Javi New Year:
Javier Bardem Greets 2005 with Golden Globe Nod

by Tony Phillips

There are plenty of reasons why Christopher Reeve should have lived, but the Christmas release of 32-year-old Chilean-born director Alejandro Amenabar’s The Sea Inside isn't one of them. The film details the true story of former ship mechanic Ramon Sampedro who, like Reeve, was paralyzed in a tragic sporting accident. But that’s where the similarities end. Sampedro spends the balance of his life locked in a 30-year legal battle with his native Spain petitioning the courts for his right to die with dignity. “Reeve and Ramon are different sides of the same coin,” the director who guided Nicole Kidman through The Others states, “I think actually both are heroes. Some people — particularly from the church — said Ramon was a coward. I never saw him like that. He wasn’t running away. He was very relaxed and really knew what he wanted.” So strong are Amenabar’s convictions, he actually considered screening the film for Reeve and muses to this day over what the paralyzed actor would have thought, but in the end maintains he made the film not only for Reeve, but “the many people like him. We didn’t want the film to be an insult for them, however, we felt like the film had to tell this story. We weren’t encouraging people to kill themselves, but if I were like Ramon, I would want to die. He was right when he said his life belonged to him. And I respect that.”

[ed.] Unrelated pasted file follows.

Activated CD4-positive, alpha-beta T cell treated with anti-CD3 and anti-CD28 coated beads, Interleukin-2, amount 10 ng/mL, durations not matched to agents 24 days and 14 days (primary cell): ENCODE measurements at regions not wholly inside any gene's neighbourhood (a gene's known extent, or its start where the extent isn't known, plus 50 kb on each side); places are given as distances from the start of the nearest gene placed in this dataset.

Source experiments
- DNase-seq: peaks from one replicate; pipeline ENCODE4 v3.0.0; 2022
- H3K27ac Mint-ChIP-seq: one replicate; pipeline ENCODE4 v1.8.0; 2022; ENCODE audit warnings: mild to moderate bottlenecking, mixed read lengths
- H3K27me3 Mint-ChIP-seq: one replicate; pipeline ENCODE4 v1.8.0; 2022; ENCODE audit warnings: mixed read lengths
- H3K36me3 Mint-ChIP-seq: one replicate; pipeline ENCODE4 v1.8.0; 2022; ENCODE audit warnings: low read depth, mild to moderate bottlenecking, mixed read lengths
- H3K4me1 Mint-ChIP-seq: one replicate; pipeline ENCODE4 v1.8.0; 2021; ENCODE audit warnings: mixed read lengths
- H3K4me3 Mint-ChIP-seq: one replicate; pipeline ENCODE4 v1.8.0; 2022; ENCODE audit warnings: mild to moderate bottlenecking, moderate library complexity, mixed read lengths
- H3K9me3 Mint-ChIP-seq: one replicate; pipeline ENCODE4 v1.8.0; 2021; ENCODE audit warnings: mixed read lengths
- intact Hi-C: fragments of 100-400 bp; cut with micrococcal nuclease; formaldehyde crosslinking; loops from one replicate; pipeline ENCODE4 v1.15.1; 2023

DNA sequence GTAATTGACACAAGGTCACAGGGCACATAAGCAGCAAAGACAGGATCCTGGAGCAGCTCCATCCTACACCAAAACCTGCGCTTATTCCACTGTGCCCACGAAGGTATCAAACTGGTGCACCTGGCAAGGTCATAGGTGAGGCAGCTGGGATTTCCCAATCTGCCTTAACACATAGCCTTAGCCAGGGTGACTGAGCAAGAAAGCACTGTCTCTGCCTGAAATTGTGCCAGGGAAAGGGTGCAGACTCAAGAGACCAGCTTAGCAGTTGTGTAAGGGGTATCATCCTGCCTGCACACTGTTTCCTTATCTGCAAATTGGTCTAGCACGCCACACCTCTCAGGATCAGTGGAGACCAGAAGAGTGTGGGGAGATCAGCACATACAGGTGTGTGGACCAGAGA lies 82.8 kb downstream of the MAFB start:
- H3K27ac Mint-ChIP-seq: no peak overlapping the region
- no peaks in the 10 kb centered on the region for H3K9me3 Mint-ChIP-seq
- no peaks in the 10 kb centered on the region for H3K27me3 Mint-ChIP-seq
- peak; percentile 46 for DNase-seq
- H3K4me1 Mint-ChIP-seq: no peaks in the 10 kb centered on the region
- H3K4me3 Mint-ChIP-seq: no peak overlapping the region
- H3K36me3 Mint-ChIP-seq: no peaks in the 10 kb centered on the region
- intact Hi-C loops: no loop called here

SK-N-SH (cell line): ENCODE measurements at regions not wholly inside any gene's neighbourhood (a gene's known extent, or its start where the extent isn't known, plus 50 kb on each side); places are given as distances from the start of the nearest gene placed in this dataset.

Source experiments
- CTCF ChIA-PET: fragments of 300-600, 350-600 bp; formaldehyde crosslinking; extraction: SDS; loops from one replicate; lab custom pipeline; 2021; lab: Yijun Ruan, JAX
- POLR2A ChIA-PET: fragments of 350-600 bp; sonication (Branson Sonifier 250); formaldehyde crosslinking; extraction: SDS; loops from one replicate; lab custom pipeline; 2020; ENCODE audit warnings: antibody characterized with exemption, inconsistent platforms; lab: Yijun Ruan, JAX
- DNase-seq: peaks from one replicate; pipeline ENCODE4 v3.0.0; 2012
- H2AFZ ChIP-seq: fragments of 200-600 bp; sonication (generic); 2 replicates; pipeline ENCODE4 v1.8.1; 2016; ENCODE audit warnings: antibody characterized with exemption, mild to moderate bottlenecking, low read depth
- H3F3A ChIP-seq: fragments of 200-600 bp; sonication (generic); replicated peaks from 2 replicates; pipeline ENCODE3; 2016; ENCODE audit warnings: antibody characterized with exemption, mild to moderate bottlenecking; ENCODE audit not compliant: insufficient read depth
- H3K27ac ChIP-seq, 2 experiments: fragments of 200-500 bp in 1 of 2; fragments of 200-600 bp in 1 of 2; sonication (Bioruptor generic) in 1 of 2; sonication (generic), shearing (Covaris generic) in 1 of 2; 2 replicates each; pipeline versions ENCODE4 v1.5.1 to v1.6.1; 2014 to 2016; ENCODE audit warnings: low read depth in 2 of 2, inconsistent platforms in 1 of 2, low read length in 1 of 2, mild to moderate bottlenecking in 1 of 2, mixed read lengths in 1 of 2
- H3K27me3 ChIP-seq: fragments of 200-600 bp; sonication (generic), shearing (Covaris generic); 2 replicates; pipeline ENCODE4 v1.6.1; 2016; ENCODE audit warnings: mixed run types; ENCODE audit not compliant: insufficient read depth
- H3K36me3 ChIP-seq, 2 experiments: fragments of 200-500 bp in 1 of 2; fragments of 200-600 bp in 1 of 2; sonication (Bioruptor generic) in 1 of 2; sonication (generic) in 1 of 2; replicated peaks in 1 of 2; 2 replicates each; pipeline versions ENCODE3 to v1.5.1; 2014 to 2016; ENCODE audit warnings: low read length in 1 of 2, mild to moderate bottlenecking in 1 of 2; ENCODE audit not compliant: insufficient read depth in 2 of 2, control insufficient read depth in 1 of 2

Amenabar’s star this time around is Spanish Academy Award nominee Javier Bardem, was got the nom for his performance in 2000’s bio-pic Before Night Falls about Cuban poet and dissident Reinaldo Arenas. Bardem picks up on Amenabar’s idea about the similarities between people who want to live and those who choose to die. “I think it would be very cruel to go to one of those people who chooses to live, like Christopher Reeve, and try to tell him everyday that he should kill himself,” Bardem — somewhere between Susan Sarandon and Bono on the politically outspoken celebrity spectrum — explains, “that’s what we do when we go to Ramon Sampedro and say he should live. We are not listening to his desire and ignoring his will. And it’s not easy. Christopher Reeve fights for these people to live, but it’s just as hard for Ramon Sampedro to die. It’s the same thing. It’s very cruel to go to in one direction and then the other. We have to tolerate, listen and support. That doesn’t mean we have to kill everybody. It just means we have to very careful and make a law that regulates this when it does happen.”

Bardem is also happy to drag Reinaldo Arenas into the discussion, and not just as his dry run for next month’s Golden Globe ceremony. “Both of them gave their lives for the same issue, which is freedom,” Bardem explains, “both were prisoners of different institutions — religious and political — where they were not allowed to be themselves and express themselves in the way they wanted. There was always someone dictating how they should behave.” But it’s clear Bardem still has a soft spot for the openly-gay Arenas. “Reinaldo was very forward,” he remembers, “he was attacking. Ramon, I think, is reacting to what he sees because he’s been attacked and he reacts with his ideas and statements where Reinaldo was going for it.” And though Bardem gets to flash Arenas’ wavy head of hair and Speedoed bod in The Sea Inside’s poster, the reality is he spends most of the film in bed playing the 55-year-old, balding Sampedro. Still, it wasn’t the clean pate that worried the handsome star. “I’m 34, he was almost 60,” Bardem admits of the six-hours-a-day in the makeup chair to close the gap, “the first time was very scary, but it made me confident. It was 50 percent of my work. It made me feel safe. I was bald, and that was okay, but I had a problem with the eyebrows. They were not growing back. They shaved my eyebrows and that gives you a very sick, ill look that was very hard to see. One doctor said maybe they were not coming back. That would have been a problem, but thank God they came back.”